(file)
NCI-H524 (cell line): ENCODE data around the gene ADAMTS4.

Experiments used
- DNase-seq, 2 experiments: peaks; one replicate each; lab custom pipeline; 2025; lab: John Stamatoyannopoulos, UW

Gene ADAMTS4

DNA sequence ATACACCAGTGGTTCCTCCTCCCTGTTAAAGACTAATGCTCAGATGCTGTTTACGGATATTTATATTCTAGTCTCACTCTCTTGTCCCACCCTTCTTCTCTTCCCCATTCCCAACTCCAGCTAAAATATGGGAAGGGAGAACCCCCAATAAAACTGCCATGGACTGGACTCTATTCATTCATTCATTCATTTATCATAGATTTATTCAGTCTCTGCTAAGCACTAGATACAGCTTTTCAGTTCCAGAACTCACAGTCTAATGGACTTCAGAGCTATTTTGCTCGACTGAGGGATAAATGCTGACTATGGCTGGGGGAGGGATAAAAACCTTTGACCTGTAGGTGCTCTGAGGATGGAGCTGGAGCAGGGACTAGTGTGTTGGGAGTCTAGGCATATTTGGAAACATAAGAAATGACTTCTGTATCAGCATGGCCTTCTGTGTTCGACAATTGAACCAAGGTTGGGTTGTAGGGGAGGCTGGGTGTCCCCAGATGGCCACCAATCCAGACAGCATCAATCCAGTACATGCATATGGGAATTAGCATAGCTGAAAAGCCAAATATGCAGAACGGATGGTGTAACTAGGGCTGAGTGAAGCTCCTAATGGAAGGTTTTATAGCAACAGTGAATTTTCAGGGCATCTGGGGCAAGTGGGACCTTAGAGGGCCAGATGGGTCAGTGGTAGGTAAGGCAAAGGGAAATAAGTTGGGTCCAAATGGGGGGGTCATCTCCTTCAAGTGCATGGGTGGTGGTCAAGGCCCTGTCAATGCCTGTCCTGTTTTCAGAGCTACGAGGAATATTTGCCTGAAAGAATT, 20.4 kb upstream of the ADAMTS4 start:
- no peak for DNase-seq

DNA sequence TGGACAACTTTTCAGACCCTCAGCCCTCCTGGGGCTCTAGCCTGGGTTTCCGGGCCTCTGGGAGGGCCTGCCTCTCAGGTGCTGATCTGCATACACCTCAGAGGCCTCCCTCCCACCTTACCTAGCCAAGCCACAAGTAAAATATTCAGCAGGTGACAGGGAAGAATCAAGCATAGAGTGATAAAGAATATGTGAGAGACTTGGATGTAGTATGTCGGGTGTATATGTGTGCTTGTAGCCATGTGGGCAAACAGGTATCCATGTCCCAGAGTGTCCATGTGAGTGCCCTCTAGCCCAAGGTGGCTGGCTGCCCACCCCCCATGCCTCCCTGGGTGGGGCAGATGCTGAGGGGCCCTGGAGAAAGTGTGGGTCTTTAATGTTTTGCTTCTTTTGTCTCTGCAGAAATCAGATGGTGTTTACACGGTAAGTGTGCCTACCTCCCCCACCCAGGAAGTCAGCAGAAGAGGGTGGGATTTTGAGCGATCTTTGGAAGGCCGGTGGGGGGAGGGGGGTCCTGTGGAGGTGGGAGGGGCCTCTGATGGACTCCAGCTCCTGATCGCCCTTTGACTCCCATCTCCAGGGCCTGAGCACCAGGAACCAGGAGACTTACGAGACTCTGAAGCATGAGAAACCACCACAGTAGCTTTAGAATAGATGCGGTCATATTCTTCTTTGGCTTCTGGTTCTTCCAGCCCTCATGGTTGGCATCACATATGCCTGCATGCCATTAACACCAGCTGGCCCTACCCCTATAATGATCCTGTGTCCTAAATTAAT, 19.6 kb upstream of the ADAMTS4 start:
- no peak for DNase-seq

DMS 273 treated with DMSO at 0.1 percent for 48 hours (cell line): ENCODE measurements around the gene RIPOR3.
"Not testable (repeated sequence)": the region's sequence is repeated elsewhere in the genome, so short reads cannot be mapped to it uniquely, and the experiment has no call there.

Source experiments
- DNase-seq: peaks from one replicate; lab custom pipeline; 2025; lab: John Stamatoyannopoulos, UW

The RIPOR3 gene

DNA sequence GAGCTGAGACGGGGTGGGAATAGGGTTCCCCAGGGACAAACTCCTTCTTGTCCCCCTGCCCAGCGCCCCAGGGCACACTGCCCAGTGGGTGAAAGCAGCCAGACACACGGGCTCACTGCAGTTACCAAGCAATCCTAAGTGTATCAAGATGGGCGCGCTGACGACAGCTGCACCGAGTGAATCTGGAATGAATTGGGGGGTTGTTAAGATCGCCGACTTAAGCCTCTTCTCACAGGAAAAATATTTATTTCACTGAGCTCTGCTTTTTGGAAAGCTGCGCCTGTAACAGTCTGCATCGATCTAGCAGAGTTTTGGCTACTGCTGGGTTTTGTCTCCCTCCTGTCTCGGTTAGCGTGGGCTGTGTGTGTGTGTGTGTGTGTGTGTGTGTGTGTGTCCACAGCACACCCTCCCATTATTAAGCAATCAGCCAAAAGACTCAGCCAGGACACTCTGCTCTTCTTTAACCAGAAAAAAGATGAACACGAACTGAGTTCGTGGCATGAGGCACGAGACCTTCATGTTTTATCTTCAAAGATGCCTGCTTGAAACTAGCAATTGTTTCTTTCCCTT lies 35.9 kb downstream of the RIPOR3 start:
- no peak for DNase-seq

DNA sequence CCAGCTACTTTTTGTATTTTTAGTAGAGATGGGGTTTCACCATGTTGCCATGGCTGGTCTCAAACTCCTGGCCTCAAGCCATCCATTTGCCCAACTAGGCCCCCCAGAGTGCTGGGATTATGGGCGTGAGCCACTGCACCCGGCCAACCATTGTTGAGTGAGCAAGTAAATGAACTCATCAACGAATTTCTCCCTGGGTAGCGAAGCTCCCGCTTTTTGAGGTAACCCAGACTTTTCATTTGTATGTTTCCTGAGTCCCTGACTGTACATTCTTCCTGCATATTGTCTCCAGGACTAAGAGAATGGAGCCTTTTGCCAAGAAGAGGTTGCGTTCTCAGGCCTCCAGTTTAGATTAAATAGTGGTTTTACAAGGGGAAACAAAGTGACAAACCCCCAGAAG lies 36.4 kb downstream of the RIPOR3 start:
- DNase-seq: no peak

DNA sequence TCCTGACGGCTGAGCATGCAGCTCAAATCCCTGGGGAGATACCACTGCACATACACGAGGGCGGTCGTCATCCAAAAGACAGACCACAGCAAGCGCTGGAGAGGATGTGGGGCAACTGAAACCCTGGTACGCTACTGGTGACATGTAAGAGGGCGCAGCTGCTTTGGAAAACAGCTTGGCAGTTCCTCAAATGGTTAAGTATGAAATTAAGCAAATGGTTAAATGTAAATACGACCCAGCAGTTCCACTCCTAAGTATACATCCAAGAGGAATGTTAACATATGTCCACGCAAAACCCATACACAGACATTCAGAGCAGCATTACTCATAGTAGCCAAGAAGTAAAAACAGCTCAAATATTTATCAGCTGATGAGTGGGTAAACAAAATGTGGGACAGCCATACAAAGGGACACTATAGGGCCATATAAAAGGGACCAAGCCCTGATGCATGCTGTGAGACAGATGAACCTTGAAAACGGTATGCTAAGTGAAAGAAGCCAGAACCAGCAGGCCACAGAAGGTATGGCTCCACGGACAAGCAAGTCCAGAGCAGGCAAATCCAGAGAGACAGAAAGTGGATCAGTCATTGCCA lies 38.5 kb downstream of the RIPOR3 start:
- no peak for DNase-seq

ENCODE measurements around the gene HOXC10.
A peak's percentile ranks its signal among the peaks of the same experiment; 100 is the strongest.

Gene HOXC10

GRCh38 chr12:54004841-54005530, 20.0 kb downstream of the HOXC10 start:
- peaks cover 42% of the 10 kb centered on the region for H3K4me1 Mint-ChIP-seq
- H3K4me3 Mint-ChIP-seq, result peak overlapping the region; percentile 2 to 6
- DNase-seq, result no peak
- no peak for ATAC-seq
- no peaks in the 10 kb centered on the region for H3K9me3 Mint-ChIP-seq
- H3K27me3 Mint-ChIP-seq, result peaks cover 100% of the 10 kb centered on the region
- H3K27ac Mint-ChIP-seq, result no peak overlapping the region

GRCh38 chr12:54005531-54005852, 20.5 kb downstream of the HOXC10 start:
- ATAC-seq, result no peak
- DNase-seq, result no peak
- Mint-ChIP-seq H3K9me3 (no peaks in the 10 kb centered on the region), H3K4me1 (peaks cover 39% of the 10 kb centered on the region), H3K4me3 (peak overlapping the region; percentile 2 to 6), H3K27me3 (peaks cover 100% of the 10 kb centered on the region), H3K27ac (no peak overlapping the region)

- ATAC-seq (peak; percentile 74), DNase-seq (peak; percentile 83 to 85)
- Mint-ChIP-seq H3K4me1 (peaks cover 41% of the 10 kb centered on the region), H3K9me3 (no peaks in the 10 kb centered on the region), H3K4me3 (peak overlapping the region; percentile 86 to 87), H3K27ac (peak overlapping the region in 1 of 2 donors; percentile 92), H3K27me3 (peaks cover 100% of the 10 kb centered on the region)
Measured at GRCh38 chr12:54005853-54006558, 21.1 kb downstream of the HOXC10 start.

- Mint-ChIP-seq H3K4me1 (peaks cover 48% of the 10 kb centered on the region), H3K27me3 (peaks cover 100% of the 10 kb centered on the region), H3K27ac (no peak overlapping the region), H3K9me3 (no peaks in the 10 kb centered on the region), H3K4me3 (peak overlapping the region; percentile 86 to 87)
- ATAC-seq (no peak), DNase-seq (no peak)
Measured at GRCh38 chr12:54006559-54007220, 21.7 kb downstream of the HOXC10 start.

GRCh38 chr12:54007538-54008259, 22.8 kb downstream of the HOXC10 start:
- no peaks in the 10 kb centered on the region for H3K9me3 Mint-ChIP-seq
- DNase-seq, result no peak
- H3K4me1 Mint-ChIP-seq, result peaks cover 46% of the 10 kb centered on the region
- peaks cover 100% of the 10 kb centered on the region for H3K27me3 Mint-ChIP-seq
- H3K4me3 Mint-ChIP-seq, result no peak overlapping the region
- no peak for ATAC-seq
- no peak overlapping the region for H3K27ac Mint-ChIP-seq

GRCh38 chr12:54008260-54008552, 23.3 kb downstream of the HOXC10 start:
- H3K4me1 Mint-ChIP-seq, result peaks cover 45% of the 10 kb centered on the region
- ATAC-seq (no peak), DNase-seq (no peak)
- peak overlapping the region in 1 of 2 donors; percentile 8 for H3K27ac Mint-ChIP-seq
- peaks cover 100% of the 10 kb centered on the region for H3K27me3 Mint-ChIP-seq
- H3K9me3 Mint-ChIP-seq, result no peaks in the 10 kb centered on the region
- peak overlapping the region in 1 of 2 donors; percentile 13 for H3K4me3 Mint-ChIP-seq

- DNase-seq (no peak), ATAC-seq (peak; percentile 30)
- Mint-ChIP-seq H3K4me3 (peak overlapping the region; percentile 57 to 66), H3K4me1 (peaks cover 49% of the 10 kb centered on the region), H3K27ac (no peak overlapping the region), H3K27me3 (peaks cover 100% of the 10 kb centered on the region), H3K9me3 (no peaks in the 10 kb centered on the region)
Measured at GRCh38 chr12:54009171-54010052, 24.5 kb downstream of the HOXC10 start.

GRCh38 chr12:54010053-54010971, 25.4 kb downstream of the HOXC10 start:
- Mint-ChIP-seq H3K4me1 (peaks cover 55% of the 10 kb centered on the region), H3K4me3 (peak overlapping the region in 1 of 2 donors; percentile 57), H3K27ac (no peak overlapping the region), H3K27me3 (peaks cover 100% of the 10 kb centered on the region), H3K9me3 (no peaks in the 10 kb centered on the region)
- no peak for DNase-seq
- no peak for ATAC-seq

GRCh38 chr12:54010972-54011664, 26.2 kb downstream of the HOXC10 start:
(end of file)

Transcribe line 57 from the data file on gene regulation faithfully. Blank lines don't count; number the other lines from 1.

- Mint-ChIP-seq H3K4me3 (peak overlapping the region; percentile 57 to 66), H3K4me1 (peaks cover 49% of the 10 kb centered on the region), H3K27ac (no peak overlapping the region), H3K27me3 (peaks cover 100% of the 10 kb centered on the region), H3K9me3 (no peaks in the 10 kb centered on the region)